“You’re my soul-mate,” Darrin whispered years ago.
“What do you mean by that?” Kari had asked.
“I believe that God makes people like a puzzle. No two pieces are alike and only two fit together perfectly. One man fits exactly with one woman.”
The romantic notion made Kari’s bow-shaped lips curve up slightly. Was he only 16?
“Really?” her eyebrows shot up beneath floppy bangs.
Darrin grinned and repeated, “You’re my soul-mate. We think the same thoughts, we understand each other completely and you can finish my sentences!” He tapped the end of her nose lightly with his calloused index finger.
“Maybe you’re just predictable,” she countered, swatting his hand away like a bothersome fly.
“You’ll see,” he smiled knowingly.
When she spotted the familiar strawberry gold hair, Kari’s stomach gave an odd twist. Her heart began to pound like she was running a marathon instead of moving toward the security gate in slow motion. She saw his pale blue eyes searching the faces lining the walkway.
Kari reached him a millisecond before Darrin saw her and his face lit up. The grin she adored twitched at the left corner of his full lips. Their gazes locked.
How her arms became wrapped around his neck she could never remember. His hand resting at the small of her back was large and comforting. Against her smooth cheek, his felt slightly stubbly. She turned to make a closer inspection only to find his nose inches from her own.
“Howdy,” he said in his slow drawl.
“Hello.” She couldn’t seem to form a coherent sentence when she could feel his breath on her face.
“Wecome to Oregon,” he said in a high-pitched voice.
Kari drew back, needing the space to collect her wayward thoughts.
“Look at you,” she said in a low drawl, “All grown up and everything.”
Darrin laughed and kept his arm around her while she led the way to baggage claim. Within fifteen minutes, they were in the parking garage, loading his Pullman into the hatchback.
That night, in front of the fireplace, the heart-to-heart sharing began. Darrin confessed his confusion about becoming a teacher. Seeing his friends engaged and heading off to foreign mission fields made him lonely for companionship. He longed for a clear sense of purpose from God in his own life.
Kari ached for him, feeling the intensity of his insecurities. Holding his hand and stroking it soothingly, she listened. She wondered if they’d share the same closeness after she shared her own college experiences.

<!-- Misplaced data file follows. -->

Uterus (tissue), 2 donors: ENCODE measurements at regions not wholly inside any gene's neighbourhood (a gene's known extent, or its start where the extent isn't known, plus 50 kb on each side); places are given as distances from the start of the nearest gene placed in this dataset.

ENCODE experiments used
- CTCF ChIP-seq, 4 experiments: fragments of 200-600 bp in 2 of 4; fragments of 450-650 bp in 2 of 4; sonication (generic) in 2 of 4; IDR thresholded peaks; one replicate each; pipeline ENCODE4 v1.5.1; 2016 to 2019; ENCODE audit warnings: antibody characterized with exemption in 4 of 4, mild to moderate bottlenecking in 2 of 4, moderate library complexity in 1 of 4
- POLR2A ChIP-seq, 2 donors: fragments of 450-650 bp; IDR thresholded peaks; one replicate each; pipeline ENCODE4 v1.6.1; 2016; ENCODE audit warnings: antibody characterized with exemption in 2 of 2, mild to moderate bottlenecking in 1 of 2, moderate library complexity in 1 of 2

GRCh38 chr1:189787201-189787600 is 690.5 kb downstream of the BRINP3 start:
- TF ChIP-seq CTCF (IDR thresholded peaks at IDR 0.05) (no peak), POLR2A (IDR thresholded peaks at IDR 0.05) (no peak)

“A state college is a little different,” she sounded lame to her own ears. “Don’t have to worry about my friends heading off on the Lord’s missions.” Her laugh sounded hollow.
Darrin squeezed her hand. The gentle pressure brought moisture to her eyes.
“There’s a lot of partying there. Nothing else really happens on the weekends, so groups of college kids hop from one party to the next.
“I managed to stay away from it the first year.” Her sudden burst of pride faded when she added, “But this year, I started hanging out with a few journalism majors and the football players. They’re all partiers.
“At first, I just went along,” she dropped her gaze to his chin, “carrying around a cup of beer, trying to fit in. I’d laugh and joke, but it felt wrong.”
After a pause, she whispered, “Soon, I was drinking wine coolers.”
Kari stopped talking. The pressure on her hand increased. She saw Darrin watching her with hooded eyes. Fear clenched her heart. She wondered what he was thinking.
Looking into the flames, Kari knew what she had to do. These secrets trapped her in a cage of lies. If her true friend couldn’t accept what she had done and who she had become, then life was hopeless.
Without looking at him again, Kari spilled it all. The parties. The drinking. The drugs. The guys. Emotional emptiness screamed from her rhetoric. By the time she finished, hot tears spilled down her cheeks.
Darrin had put his hand on her shoulder sometime during her spiel. Now, he wrapped his arm around her and pulled her into his chest.
“God still loves you, Kari,” he whispered, “Even more than I do.”
Peculiar, Kari’s heart no longer felt empty. Instead, she felt cleansed. Warm, reassuring words from her best friend made her feel accepted again.
“You were right, Darrin,” she said before they headed to sleep that night. “I think we are soul-mates.”
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